Office of International Programs partners with Global Ties Detroit to host visitors from Argentina and Belarus
Delegations from Argentina and Belarus recently visited campus to learn about best practices in labor issues and entrepreneurship to help implement positive change in their home countries. The visits were arranged by the Office of International Programs (OIP), which frequently host visitors sponsored by the U.S. Department of State, according to OIP Associate Director Jaclyn Assarian.
"Most members of the group from Argentina are either active in organized labor in their own industries or work with unions. They visited Wayne State through the International Visitor Leadership Program (IVLP), arranged by our partner Global Ties Detroit."
IVLP is a short-term exchange for professionals from other countries to study a specific topic in-depth in the U.S. context. Global Ties Detroit Program Director Rasha Almulaiki was the point person for the six-member Argentinean delegation, which received an overview of the U.S. labor market from Marick Masters, director of Labor@Wayne, and also toured the Reuther Library and learned about the importance of archival collections for today’s U.S. labor union movement.
"Global Ties Detroit is grateful to longstanding partners, such as Wayne State University, for the institution's collaborative effort in building bridges of cross-cultural communication and informative exchange between our local and international communities," Almulaiki says.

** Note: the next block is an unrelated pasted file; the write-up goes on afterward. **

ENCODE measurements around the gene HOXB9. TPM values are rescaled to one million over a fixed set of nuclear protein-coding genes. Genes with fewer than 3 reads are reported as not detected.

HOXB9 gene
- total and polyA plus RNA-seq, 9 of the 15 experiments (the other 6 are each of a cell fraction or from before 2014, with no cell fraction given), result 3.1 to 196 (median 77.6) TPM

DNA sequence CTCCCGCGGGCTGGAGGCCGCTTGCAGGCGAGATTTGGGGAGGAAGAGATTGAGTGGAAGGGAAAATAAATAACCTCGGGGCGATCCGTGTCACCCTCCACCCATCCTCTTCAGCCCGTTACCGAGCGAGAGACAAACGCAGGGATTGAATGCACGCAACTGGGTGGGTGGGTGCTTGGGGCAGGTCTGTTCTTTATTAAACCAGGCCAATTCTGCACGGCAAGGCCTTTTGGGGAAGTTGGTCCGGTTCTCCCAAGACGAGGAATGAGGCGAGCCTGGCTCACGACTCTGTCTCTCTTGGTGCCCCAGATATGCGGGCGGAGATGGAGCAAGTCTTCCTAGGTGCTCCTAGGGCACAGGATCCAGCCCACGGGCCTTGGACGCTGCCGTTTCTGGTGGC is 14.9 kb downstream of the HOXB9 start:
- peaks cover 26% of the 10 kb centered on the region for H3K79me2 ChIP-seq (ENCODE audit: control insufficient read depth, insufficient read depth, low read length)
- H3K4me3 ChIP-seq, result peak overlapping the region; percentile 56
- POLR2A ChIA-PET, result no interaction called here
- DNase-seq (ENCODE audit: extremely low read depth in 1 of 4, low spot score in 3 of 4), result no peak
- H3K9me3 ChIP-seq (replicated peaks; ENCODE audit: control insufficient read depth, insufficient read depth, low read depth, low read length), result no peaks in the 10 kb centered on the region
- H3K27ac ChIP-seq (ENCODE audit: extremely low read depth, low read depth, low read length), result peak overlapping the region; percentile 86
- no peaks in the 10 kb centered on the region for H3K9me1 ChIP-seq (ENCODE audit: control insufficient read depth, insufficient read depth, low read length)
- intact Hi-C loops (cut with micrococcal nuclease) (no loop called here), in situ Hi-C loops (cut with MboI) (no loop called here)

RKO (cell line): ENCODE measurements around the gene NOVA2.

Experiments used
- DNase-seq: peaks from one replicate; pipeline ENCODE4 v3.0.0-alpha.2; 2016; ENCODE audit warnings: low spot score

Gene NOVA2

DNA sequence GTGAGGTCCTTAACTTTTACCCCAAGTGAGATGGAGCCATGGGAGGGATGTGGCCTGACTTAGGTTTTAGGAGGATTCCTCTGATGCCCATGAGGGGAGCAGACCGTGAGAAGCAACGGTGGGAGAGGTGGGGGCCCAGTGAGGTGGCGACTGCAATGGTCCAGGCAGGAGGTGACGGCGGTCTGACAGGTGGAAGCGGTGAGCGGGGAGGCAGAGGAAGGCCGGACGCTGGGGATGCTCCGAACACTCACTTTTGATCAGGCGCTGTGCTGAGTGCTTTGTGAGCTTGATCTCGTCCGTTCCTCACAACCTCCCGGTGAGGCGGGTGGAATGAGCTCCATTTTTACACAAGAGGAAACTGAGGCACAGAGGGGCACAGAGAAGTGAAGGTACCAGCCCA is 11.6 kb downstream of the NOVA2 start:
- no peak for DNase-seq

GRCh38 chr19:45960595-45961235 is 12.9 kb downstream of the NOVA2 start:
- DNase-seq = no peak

The Community Connections group from Belarus visited Innovation Warriors, Wayne State’s entrepreneurship hub, to discuss best practices in entrepreneurship education and the Blackstone Launchpad program with Aubrey Agee, senior program administrator of Innovation Warriors.
“The Community Connections Program is funded through the United States Agency for International Development’s Bureau of Education Growth and Trade/Office of Education,” Assarian says. “The broad public diplomacy goal of the program is to contribute to economic and democratic reform and to promote mutual understanding through exposure to U.S. society and personal connections with Americans and participant countries.”
The 10 Belarusian participants – all women – learned about promoting an entrepreneurial mindset and culture, with the goal of developing entrepreneurial and management skills in schoolchildren to support free market economies. Their home projects range from creating a business incubator for teens ages 15-17, to launching a mini MBA program for children. Participants were in Detroit for three full weeks, allowing them to develop sustainable connections with their American hosts.
On a lighter note, the group visited Laura Kline's Russian class. Kline, a senior lecturer in Russian and director of the Global Studies Program, provided students an opportunity to practice their language skills with native speakers while enjoying lots of black tea, cookies, pastry and laughter.